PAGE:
If you use the System Restore function in Windows 10 to revert your operating system to the last known stable point when it was working correctly, you might be interested in accessing it faster. You add a special cascading context menu "System Protection" to the Desktop in order to access the options of this feature faster.
System Protection isn't a new feature of Windows 10. This technology was introduced in 2000 with Windows Millenium Edition. It allows you to roll back the installed operating system to the previous state. System Protection creates restore points which keep a complete state of Registry settings, drivers and various system files. The user can roll back the operating system to one of the restore points if Windows 10 becomes unstable or unbootable.
Tip: Here's how to tweak your PC to ensure top performance for a specific type of task, be it gaming, document work or something else.
In our previous articles, we saw how to add a "Create Restore Point" context menu command to the Desktop context menu. Today, we will see how to add a cascading menu which will allow accessing all the features of System Protection directly with one click.
Before proceeding, you need to increase the system restore point frequency. This can be done with a simple Registry tweak which is described here:
To add System Protection Context Menu in Windows 10, do the following.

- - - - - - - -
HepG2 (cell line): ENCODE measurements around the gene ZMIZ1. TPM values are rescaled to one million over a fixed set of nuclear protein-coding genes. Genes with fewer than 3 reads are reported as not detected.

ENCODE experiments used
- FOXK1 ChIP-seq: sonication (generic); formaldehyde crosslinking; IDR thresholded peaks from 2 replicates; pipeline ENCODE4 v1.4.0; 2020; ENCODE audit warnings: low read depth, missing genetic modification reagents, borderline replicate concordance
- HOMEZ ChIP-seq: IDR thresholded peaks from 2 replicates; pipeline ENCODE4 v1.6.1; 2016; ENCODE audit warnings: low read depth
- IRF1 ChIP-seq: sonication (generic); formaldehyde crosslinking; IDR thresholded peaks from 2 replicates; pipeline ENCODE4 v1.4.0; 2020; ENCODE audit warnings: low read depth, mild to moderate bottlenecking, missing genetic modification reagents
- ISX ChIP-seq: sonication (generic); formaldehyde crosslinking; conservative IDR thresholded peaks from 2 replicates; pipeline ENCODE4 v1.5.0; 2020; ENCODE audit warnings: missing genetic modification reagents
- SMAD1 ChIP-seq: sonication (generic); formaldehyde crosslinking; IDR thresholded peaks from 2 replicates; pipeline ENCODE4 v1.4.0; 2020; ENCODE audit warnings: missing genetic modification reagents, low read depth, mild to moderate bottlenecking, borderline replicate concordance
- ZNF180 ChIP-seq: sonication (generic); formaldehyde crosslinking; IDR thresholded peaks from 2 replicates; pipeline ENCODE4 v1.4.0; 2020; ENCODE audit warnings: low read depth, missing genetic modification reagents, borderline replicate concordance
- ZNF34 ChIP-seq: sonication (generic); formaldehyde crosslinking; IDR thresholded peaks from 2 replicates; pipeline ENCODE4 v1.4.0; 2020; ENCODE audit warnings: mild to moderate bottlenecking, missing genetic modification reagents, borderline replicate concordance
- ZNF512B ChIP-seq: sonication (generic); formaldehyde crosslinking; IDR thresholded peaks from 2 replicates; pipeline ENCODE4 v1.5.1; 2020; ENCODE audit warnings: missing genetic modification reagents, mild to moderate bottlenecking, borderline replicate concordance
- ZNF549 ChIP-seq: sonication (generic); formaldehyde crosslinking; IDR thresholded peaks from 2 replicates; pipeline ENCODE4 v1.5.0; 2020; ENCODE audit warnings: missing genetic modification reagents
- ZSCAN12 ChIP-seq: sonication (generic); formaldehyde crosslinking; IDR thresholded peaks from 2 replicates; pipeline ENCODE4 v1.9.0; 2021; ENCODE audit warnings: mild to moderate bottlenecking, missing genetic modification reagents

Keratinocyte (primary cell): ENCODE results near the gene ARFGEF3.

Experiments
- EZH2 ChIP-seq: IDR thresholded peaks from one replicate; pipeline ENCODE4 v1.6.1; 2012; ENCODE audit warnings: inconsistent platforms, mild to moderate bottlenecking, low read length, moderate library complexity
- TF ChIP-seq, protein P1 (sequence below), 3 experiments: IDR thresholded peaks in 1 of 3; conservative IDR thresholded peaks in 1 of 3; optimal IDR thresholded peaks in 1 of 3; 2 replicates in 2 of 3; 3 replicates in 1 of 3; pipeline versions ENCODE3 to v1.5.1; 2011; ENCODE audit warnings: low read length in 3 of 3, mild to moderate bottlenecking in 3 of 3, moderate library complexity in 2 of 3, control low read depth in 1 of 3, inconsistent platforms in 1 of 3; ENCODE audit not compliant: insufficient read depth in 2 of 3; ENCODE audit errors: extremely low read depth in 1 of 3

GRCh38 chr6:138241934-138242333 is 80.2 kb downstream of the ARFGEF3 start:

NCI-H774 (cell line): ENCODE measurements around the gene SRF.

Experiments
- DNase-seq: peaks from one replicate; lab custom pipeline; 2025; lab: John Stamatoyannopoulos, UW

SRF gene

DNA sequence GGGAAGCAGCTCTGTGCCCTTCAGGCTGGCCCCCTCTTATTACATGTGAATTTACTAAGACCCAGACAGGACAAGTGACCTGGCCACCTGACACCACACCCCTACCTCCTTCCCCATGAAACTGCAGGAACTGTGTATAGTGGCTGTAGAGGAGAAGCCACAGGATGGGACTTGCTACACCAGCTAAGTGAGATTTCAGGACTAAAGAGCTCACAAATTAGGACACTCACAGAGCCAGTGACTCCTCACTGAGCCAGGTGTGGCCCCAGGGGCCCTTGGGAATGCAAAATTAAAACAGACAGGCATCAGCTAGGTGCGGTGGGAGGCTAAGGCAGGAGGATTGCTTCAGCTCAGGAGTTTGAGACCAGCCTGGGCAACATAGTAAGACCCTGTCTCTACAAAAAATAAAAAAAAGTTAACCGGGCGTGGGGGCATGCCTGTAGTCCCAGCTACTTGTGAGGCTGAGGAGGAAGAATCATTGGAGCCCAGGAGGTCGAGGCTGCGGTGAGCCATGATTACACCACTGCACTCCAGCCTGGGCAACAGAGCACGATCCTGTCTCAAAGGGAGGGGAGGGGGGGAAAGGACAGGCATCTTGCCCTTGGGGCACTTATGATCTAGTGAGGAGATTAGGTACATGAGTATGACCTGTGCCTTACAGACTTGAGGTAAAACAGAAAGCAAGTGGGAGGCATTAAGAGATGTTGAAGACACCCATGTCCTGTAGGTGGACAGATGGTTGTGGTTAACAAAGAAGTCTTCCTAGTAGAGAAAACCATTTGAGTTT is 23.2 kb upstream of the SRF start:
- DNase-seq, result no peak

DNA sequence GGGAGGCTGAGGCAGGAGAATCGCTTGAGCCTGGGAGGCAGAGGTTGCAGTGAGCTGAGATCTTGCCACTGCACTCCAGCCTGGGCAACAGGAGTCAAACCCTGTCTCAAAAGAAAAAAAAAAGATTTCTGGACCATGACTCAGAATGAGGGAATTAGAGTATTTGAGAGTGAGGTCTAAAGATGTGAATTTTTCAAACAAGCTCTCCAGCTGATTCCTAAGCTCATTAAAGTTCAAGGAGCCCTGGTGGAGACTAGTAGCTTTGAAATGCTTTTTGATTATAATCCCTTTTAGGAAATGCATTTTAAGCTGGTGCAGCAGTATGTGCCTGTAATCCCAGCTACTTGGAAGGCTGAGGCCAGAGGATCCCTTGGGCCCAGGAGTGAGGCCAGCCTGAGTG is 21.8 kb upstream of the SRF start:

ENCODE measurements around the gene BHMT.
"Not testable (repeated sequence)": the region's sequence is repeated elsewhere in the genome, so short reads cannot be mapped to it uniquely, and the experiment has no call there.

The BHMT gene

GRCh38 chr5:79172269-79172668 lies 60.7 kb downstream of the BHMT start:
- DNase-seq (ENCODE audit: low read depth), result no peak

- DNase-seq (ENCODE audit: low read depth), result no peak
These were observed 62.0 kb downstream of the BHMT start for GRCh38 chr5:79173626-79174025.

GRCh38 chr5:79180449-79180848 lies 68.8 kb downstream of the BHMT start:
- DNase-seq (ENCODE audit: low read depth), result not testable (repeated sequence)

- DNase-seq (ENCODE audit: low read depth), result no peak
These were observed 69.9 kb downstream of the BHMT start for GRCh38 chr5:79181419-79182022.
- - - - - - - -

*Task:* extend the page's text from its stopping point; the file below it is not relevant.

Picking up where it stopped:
- Download the following Registry files: Download Registry Files.
- Extract them to any folder. For example, you can place them to your Desktop folder.
- Double-click the file "Add System Protection Context Menu.reg" to add the menu. Confirm the import operation and the UAC confirmation.
- Now, right-click the Desktop to see the menu.
You are done. The undo tweak is included. It is named "Remove System Protection Context Menu.reg".
Here are the tweak's contents in case you are curious:
Windows Registry Editor Version 5.00 [HKEY_CLASSES_ROOT\DesktopBackground\Shell\SystemProtection] "MUIVerb"="System Protection" "Icon"="rstrui.exe" "Position"="Bottom" "SubCommands"="" [HKEY_CLASSES_ROOT\DesktopBackground\Shell\SystemProtection\shell\01SystemProtection] "MUIVerb"="System Protection" "Icon"="SystemPropertiesProtection.exe" [HKEY_CLASSES_ROOT\DesktopBackground\Shell\SystemProtection\shell\01SystemProtection\command] @="SystemPropertiesProtection.exe" [HKEY_CLASSES_ROOT\DesktopBackground\Shell\SystemProtection\shell\02OpenSystemRestore] "MUIVerb"="Launch System Restore" "Icon"="rstrui.exe" [HKEY_CLASSES_ROOT\DesktopBackground\Shell\SystemProtection\shell\02OpenSystemRestore\command] @="rstrui.exe" [HKEY_CLASSES_ROOT\DesktopBackground\Shell\SystemProtection\shell\03CreateRestorePoint] "MUIVerb"="Create Restore Point" "Icon"="rstrui.exe" [HKEY_CLASSES_ROOT\DesktopBackground\Shell\SystemProtection\shell\03CreateRestorePoint\command] @="PowerShell -windowstyle hidden -command \"Start-Process cmd -ArgumentList '/s,/c, PowerShell Checkpoint-Computer -Description \"Contextmenu\" -RestorePointType \"MODIFY_SETTINGS\"' -Verb runAs\""
Articles of interest:
- How to run System Restore in Windows 10
- How to create a Restore point in Windows 10
- Delete a System Restore Point in Windows 10
- Create System Restore Point on Schedule in Windows 10
- Create System Restore Point at Startup in Windows 10
- Create A Restore Point in Windows 10 with PowerShell